A person was found face down in the water at Lake Nacimiento this weekend. Cal Fire said bystanders revived that person.
Experts weigh in on how important it is to know CPR in a life-threatening situation.
“It’s just a few minutes before there’s going to be brain death, there are just a few more minutes before someone is going to die. It’s not enough time for first responders to get there when someone is in this situation," said Dave Wagner, an American Red Cross volunteer spokesperson.
According to the American Heart Association, immediate CPR can double or triple the chances of survival after cardiac arrest. But help is needed immediately according to the American Heart Association out of 356,000 “out of hospital cardiac arrest” only 46 percent received bystander CPR.
“Someone who looks like they are trying to breathe who is actually physically moving and when I see that as a bystander in public I’m thinking okay cool they’re alive but in reality, they are in cardiac arrest," said Star CPR owner, Ellery Conover.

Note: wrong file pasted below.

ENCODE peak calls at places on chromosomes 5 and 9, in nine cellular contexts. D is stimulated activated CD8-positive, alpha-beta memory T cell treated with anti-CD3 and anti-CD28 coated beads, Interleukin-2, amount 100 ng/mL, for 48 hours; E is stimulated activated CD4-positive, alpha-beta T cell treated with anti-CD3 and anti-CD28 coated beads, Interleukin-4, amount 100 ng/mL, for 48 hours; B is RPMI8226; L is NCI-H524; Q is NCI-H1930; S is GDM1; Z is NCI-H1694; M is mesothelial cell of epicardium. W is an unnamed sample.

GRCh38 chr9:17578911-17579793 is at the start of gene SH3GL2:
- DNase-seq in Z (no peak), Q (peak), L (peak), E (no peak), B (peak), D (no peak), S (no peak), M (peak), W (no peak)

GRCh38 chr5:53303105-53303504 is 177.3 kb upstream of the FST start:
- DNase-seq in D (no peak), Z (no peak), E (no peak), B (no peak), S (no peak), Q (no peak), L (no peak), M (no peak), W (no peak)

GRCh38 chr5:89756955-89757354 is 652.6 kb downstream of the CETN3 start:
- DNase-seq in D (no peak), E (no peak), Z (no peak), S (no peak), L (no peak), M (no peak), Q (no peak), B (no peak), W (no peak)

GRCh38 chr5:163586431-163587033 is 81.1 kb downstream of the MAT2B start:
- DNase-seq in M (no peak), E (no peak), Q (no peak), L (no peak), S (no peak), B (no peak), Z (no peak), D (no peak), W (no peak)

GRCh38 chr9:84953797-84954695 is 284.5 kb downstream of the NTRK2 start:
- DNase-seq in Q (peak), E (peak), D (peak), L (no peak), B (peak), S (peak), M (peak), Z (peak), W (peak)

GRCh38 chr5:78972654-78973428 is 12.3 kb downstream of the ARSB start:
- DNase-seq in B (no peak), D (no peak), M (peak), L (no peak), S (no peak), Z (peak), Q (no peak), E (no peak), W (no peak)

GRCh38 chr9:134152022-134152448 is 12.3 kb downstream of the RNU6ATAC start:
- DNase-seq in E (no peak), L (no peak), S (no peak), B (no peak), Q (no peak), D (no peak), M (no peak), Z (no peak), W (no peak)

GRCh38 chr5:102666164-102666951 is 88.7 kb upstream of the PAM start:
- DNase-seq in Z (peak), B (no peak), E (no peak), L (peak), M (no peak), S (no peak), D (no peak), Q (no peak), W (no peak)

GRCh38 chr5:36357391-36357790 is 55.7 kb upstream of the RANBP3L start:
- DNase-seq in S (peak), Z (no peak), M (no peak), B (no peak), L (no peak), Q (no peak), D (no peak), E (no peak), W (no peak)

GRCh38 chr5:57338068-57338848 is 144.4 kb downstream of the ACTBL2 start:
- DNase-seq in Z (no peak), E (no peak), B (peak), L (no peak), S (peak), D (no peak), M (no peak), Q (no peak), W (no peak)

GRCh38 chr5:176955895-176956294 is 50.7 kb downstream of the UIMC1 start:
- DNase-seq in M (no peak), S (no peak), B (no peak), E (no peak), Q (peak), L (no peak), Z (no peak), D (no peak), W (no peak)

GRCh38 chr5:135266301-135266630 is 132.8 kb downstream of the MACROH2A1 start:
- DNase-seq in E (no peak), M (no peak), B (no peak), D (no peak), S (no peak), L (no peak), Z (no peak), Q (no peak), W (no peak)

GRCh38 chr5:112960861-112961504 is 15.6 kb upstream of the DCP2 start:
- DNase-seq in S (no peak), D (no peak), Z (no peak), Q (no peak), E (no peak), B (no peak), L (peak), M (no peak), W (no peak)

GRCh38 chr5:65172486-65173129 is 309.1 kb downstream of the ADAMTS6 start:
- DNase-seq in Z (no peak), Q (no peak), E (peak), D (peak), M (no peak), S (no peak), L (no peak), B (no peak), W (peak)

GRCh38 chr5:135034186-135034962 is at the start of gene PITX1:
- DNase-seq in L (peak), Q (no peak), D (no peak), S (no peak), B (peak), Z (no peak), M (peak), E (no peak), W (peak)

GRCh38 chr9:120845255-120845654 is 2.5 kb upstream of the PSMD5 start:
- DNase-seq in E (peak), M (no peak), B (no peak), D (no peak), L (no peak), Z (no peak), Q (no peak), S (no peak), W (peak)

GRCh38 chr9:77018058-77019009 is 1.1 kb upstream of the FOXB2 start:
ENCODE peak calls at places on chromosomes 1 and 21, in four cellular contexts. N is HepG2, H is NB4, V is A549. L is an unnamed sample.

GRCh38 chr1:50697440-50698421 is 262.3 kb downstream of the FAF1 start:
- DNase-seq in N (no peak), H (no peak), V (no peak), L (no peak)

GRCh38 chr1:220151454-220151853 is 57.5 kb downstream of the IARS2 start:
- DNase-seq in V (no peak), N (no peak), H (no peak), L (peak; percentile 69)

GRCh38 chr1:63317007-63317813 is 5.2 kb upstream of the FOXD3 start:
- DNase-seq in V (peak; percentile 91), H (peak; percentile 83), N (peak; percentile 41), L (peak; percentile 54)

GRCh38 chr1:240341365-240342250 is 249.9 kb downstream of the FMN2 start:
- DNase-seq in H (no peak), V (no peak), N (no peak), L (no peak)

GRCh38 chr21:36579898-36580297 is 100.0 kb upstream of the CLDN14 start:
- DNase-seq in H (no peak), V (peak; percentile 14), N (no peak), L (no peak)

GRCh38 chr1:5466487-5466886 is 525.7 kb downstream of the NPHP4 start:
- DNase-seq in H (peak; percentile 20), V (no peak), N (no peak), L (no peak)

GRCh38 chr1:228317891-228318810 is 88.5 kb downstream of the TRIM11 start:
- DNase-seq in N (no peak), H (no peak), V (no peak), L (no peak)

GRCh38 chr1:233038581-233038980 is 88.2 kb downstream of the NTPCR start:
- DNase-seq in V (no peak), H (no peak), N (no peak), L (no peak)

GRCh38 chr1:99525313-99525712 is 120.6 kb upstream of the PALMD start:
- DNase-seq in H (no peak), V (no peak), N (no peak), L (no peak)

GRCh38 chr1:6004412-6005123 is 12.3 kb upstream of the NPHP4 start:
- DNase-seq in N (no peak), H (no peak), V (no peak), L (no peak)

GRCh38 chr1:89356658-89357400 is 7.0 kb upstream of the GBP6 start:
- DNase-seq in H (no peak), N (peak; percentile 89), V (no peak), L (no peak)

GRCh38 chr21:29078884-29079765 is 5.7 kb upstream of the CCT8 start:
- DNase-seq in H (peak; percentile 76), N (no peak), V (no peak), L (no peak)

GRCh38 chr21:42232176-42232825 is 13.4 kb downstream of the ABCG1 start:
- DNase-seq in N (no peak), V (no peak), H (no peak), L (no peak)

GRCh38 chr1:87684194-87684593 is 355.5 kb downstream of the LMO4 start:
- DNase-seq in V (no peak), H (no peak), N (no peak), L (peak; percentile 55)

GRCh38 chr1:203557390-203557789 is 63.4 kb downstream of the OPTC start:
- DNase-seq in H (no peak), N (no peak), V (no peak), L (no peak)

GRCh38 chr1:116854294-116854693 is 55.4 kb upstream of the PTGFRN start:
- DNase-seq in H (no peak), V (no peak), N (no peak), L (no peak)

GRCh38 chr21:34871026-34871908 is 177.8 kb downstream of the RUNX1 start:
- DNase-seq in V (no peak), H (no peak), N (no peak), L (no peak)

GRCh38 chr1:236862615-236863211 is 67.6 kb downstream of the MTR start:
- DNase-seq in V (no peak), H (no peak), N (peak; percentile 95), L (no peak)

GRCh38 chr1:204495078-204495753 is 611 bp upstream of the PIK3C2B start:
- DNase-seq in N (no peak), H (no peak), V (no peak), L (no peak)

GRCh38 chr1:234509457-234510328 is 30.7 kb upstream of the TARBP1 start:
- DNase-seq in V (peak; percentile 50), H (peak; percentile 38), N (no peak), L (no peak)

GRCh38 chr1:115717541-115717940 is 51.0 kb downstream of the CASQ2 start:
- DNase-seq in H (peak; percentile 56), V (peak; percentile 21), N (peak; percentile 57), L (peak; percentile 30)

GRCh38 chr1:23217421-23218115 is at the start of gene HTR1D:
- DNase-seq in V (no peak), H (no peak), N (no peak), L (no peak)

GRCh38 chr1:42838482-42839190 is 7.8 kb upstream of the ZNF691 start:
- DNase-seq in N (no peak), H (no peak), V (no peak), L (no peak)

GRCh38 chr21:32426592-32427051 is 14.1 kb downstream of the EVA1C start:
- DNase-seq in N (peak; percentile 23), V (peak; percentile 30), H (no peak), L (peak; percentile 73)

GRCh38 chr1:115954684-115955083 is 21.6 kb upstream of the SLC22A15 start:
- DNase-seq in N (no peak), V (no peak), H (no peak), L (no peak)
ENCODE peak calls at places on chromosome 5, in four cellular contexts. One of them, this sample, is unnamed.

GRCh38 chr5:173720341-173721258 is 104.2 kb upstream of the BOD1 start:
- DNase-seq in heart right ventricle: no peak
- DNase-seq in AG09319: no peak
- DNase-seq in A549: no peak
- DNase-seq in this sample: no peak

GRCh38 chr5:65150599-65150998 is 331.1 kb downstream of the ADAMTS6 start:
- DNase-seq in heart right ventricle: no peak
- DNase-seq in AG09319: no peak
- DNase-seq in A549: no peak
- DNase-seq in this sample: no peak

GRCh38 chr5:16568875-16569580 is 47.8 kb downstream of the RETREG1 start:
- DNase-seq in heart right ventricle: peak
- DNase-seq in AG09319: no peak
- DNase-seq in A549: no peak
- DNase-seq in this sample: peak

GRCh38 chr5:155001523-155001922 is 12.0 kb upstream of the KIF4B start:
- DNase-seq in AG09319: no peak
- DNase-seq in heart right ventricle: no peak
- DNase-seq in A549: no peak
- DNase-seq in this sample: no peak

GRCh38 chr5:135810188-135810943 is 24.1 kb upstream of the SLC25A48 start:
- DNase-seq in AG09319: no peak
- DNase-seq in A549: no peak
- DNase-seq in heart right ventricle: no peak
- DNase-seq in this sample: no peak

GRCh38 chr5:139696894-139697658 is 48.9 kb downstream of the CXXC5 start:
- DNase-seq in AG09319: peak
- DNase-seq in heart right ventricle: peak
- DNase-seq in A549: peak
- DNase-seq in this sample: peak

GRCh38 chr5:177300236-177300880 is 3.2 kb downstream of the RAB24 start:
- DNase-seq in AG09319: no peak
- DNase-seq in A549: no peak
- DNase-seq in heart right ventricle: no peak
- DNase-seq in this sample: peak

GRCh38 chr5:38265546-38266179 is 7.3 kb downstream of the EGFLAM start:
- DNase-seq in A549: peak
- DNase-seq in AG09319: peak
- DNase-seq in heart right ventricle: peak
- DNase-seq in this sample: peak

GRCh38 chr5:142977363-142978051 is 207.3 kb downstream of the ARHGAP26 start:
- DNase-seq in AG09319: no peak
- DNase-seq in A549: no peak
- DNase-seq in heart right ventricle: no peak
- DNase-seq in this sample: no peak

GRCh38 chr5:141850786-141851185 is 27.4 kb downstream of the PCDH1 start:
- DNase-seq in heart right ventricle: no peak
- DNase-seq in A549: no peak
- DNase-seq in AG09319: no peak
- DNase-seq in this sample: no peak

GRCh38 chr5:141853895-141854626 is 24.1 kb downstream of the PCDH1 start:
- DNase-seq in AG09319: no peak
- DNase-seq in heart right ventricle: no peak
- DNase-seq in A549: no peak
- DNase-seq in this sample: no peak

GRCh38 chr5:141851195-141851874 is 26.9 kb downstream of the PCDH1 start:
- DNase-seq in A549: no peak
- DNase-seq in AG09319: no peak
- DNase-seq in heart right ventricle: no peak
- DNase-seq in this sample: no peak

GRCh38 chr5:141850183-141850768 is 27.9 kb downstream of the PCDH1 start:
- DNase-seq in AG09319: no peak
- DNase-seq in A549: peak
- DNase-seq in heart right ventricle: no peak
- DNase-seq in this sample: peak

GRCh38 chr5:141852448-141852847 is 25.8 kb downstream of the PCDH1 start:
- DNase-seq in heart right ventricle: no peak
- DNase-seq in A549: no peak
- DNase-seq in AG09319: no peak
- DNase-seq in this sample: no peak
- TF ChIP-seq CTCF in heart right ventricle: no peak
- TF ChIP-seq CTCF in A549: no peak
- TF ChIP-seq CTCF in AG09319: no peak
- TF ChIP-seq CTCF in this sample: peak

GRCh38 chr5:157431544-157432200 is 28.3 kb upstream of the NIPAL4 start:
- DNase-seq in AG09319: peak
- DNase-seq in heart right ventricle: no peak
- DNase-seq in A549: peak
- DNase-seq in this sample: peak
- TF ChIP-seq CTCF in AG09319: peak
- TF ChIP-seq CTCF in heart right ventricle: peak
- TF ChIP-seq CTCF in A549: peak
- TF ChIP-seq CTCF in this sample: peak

That’s why experts encourage CPR training.
“You can come to class not knowing a thing and we basically get you prepared we put through a lot of scenarios to make sure you are prepared to save a life," said Conover.
There are two ways to do CPR including hands-only CPR is using just chest compressions and conventional CPR which includes two breaths between compressions.
CPR certification is good for two years and after that period is up the individual will need to renew their certification.